Press Release: BISPhoto Caption: Hurricane Irma Relief Supplies arrived at Jet Aviation in Nassau, September 14, 2017 from the United States Agency for International Development/Office of Foreign Disaster Assistance (USAID/OFDA). Pictured watching the supplies being offloaded are Deputy Permanent Secretary of the National Emergency Management Agency (NEMA), Chrystal Glinton (left) and US Embassy Charge d’Affaires, Lisa Johnson (right).(BIS Photos/Raymond A. Bethel, Sr.) Related Items: Facebook Twitter Google+LinkedInPinterestWhatsApp Facebook Twitter Google+LinkedInPinterestWhatsApp#Bahamas, September 15, 2017 – Nassau – The United States Agency for International Development/Office of Foreign Disaster Assistance (USAID/OFDA) made a donation to NEMA today, September 14, 2017, of $166,000 in Hurricane Irma Relief Supplies that included 300 plastic sheeting rolls, 1,000 hygiene kits, 2,400 water containers, 1,020 kitchen sets and 1,500 blankets.Representatives of USAID/OFDA along with the Deputy Permanent Secretary of the National Emergency Management Agency (NEMA) were at Jet Aviation in New Providence for the presentation around mid-day.Chrystal Glinton & Lisa JohnsonUS Embassy Charge d’Affaires, Lisa Johnson stated that a Boeing 767 full of supplies would arrive into New Providence from the Miami warehouse with provisions that would be sent to the Northern and Southern Bahamas.NEMA’s Deputy Permanent Secretary, Chrystal Glinton accepted the donation on behalf of NEMA and highlighted that the US Government has not only assisted after hurricanes Joaquin, Matthew and Irma, but also assists with ongoing local training programs to better prepare for disasters.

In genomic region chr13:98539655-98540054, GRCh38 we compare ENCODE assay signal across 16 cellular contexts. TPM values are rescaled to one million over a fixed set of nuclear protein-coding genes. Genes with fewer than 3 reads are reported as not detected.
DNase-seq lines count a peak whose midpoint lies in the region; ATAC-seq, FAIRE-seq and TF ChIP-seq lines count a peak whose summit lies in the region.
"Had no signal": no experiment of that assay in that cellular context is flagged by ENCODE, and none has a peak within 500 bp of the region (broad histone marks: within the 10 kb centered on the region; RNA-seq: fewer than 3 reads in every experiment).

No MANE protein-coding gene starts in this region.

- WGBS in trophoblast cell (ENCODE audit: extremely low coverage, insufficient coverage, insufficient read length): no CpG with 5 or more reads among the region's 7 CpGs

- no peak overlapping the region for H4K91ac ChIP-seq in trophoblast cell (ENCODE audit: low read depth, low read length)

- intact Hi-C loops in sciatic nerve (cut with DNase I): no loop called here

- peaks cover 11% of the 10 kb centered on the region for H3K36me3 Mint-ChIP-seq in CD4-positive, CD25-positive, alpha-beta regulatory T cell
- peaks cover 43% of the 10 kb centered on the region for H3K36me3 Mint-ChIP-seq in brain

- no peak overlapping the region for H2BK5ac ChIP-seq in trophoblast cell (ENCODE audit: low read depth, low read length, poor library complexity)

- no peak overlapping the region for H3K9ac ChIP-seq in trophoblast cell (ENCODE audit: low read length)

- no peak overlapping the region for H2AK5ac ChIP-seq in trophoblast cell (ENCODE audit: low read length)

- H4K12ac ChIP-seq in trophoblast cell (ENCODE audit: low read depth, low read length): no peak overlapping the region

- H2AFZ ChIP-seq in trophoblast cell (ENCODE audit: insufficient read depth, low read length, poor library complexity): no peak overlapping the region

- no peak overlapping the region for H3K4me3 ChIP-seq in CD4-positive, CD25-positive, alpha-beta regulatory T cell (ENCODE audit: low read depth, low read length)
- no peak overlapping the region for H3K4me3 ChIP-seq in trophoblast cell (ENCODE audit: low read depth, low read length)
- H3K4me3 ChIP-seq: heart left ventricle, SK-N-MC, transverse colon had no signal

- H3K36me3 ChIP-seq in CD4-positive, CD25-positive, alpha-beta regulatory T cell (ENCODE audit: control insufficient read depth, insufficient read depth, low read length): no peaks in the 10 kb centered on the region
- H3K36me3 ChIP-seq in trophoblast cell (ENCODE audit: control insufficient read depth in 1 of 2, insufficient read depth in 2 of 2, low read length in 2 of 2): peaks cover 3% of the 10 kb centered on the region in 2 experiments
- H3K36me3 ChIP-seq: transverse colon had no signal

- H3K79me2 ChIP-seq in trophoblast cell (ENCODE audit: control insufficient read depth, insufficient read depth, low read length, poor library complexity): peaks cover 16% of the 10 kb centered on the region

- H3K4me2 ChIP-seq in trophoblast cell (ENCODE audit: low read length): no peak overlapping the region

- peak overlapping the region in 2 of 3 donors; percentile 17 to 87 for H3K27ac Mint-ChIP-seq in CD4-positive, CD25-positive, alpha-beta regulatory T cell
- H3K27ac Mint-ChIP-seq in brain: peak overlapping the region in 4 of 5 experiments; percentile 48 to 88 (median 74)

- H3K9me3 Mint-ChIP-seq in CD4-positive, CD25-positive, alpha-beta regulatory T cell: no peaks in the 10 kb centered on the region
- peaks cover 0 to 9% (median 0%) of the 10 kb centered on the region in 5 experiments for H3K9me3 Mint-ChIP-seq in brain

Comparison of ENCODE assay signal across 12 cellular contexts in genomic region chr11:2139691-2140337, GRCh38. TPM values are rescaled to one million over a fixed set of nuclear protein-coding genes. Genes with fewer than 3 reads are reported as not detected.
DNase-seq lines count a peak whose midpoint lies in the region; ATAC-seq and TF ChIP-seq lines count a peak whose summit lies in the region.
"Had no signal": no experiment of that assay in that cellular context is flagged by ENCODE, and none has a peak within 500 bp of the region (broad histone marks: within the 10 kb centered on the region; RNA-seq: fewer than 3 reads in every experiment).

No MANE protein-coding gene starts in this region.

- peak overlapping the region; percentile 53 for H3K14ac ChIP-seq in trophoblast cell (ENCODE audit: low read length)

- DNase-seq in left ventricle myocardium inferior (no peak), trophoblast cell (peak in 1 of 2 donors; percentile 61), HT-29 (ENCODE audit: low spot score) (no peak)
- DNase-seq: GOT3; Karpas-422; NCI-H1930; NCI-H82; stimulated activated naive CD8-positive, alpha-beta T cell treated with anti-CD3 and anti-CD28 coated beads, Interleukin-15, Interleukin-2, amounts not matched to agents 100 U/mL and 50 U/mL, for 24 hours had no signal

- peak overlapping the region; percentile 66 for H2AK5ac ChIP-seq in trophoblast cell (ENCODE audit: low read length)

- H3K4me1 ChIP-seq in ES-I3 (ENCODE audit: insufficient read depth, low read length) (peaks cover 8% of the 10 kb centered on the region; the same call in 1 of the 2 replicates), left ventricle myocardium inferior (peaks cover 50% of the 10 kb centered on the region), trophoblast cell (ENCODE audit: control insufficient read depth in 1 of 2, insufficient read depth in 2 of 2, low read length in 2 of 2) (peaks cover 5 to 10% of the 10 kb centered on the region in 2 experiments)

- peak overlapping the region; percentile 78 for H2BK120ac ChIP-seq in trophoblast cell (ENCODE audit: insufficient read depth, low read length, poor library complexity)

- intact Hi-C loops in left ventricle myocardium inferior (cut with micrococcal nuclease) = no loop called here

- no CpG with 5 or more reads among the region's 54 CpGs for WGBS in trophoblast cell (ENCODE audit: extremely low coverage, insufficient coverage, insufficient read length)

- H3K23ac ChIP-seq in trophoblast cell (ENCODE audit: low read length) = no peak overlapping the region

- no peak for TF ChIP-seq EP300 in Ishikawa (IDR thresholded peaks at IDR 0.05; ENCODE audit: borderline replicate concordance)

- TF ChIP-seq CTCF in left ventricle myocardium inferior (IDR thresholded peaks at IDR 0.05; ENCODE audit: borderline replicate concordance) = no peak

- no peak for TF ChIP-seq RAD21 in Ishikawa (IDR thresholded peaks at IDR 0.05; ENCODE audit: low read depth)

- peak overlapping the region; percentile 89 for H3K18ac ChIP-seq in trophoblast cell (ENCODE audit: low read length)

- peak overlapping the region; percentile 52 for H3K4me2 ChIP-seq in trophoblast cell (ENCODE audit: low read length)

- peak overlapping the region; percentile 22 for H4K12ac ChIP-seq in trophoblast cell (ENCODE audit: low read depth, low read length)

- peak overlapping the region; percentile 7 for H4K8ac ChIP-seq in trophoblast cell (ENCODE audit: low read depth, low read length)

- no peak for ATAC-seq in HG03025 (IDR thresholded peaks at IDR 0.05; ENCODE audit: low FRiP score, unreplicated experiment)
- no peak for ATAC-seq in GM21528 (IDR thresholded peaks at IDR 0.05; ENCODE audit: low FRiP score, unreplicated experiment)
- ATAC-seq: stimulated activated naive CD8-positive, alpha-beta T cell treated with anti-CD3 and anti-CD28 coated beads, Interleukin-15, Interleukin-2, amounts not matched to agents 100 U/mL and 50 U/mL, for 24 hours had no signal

What to expect from Fleet Week San Diego 2018 Posted: October 22, 2018 KUSI Newsroom October 22, 2018 KUSI Newsroom, SAN DIEGO (KUSI) – Here in San Diego, we salute our men and women in the military year round but next week, there will be a series of special events designated to help you celebrate and honor our troops during Fleet Week San Diego. Categories: Good Morning San Diego, Local San Diego News FacebookTwitter